Essential medical products and technologies Bangladesh, India, Pakistan Pakistan Afghanistan, Pakistan Afghanistan, Pakistan Afghanistan, Bangladesh, Pakistan Afghanistan, Nepal, Pakistan Afghanistan, Bangladesh, India, Nepal, Pakistan Afghanistan, Bangladesh, India, Pakistan Afghanistan, Nepal, Pakistan
Health information systems Afghanistan, Bangladesh, India, Nepal, Pakistan India, Pakistan India, Pakistan India, Pakistan Afghanistan, Pakistan Bangladesh, Pakistan Afghanistan, Bangladesh, India, Pakistan Afghanistan, India, Pakistan Afghanistan, India, Nepal, Pakistan
Community ownership and participation Afghanistan, Bangladesh, India, Nepal, Pakistan Afghanistan, Nepal, Pakistan Pakistan Pakistan Afghanistan, Pakistan Afghanistan, Bangladesh, Pakistan Afghanistan, Bangladesh, India, Nepal, Pakistan Afghanistan, Bangladesh, India, Nepal, Pakistan Afghanistan, Bangladesh, India, Nepal, Pakistan

Data source: UNICEF Analysis, 2014
Colour coding: red represents bottleneck in all 5 countries, yellow represents bottleneck in 4 countries, green represents bottleneck in 3 countries


UNICEF South Asia has set a regional target of no more than 21 deaths per 1,000 live births by 2021 and saving additional 500,000 newborn babies between 2017 and 2021. We are working with all UNICEF country offices to accelerate progress by supporting the development and implementation of costed national newborn action plans and by supporting the development of quality improvement guidelines for maternal and neonatal health. Maternal and perinatal death surveillance and response (MPDSR) mechanisms were introduced in five countries, and workshops and webinars on essential newborn care and the care of sick newborns boosted capacity and quality across the region. In 2017, UNICEF South Asia hosted a global workshop on maternal and newborn metrics - examining how health management information systems can improve data collection and make them more relevant for decision-making and accountability.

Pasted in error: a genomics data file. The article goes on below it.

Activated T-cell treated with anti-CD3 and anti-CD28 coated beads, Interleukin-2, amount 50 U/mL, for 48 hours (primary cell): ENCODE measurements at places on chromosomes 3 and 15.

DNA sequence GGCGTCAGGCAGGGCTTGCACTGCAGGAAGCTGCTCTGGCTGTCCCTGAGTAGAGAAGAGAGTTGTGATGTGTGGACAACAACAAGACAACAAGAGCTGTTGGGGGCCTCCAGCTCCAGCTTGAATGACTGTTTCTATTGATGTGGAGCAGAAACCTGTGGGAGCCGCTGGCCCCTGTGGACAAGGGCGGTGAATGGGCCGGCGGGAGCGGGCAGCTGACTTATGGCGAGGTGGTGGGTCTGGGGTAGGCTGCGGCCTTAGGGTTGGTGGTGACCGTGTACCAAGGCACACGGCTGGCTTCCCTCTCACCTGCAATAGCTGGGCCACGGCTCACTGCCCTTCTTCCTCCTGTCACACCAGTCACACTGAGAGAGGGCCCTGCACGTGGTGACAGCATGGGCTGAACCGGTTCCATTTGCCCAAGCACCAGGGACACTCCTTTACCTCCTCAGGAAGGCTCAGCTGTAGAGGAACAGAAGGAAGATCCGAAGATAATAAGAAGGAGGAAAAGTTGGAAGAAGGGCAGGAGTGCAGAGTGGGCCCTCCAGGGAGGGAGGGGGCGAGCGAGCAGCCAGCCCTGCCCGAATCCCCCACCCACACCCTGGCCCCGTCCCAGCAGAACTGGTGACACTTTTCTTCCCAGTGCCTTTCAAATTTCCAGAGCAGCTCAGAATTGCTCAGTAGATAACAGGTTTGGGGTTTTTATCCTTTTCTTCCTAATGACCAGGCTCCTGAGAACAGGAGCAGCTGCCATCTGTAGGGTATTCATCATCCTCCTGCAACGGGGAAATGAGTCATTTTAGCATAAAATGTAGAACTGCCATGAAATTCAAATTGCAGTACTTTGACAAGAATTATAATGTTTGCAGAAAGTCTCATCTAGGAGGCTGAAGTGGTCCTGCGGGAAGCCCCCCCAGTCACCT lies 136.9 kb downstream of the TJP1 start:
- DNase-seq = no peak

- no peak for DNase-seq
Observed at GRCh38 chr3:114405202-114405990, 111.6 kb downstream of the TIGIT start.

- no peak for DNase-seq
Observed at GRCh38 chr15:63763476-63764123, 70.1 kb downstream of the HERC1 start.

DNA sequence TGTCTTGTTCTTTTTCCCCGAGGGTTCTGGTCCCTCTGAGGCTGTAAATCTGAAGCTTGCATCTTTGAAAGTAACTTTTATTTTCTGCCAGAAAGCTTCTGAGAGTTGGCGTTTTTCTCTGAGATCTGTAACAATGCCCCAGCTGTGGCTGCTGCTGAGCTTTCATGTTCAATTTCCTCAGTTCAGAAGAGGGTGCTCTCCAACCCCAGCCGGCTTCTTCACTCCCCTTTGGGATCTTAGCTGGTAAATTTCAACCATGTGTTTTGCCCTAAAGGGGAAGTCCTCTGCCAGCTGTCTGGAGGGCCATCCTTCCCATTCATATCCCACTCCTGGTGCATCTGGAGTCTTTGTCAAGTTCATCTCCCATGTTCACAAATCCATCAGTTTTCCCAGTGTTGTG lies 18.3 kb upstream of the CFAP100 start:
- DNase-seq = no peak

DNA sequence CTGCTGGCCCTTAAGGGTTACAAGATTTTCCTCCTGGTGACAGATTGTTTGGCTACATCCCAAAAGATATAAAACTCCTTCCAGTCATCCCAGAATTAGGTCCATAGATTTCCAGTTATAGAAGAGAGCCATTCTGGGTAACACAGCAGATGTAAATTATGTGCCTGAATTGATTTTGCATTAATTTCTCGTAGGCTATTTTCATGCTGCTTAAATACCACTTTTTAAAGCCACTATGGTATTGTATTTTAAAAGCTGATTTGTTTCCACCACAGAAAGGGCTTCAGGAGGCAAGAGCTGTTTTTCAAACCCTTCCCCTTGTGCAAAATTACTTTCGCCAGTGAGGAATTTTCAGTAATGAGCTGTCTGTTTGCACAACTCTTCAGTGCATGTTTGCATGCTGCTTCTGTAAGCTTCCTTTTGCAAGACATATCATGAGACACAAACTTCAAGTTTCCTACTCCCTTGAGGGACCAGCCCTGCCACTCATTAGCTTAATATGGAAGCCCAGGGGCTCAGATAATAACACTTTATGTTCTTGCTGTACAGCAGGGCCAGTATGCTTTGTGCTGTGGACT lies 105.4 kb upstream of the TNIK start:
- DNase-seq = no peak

As a result of these sustained efforts with its partners, UNICEF South Asia surpassed its target of saving 300,000 additional newborn lives over the 2014-2017 period: figures from the UN Inter-Agency Group for Child Mortality Estimation indicate that an additional 372,886 newborn lives were saved in South Asia between 2014 and 2017. A key target in support of this goal was to increase the percentage of live births attended by skilled health personnel to at least 80 per cent in two countries (Maldives and Sri Lanka). This was exceeded: by 2017, four countries had achieved this - Bhutan, India, Maldives and Sri Lanka.

Top priority for 2018 is to strengthen the capacity of the national referral hospitals that serve as national 'point of care quality improvement' (POCQI) centres. The aim is to create a viable platform for scaling up quality care for small and sick newborns, with the participation of national teaching institutions and professional associations for obstetrics and pediatric care. A regional training of trainers in Kangaroo Mother Care (KMC) was completed in June: national trainers were trained for Afghanistan, Bangladesh, Bhutan, Nepal, Maldives and Sri Lanka where implementation plans for national scale-up of quality improvement were developed. UNICEF, together with the H6 Partners, will also assist governments in updating their national Every Newborn Actions Plans to take into account the renewed call to end preventable stillbirths and maternal deaths.

As part of the regional quality improvement efforts, UNICEF South Asia, with the Bill and Melinda Gates Foundation, is helping to provide coaching and mentoring technical support; we are also providing South-South learning opportunities for the delivery of quality care that meets international standards.

UNICEF South Asia will redouble its efforts to support evidence-based planning and budgeting to accelerate efforts to end preventable maternal and newborn mortality and stillbirths. We need to redouble efforts to reach mothers who are in the lowest wealth quintiles, those who are uneducated and those in rural and remote areas where skilled birth attendants are too few. Planning must take into account the currently under-assessed needs of women and newborns in the rapidly growing peri-urban poor communities where public sector services are unable to keep up with demand and where poor women are unable to afford access to private obstetric and newborn care.

To advance the regional objectives to end preventable maternal and newborn mortality and to reduce stillbirths, UNICEF works alongside its H6 partners (WHO, UNFPA, UNAIDS, UN Women, World Bank) and in close collaboration with regional organizations such as SAARC, donors such as USAID and international NGOs such as Save the Children.

UNICEF is also looking to increase its work in national and regional partnerships with public and private sector entities, including regional professional associations.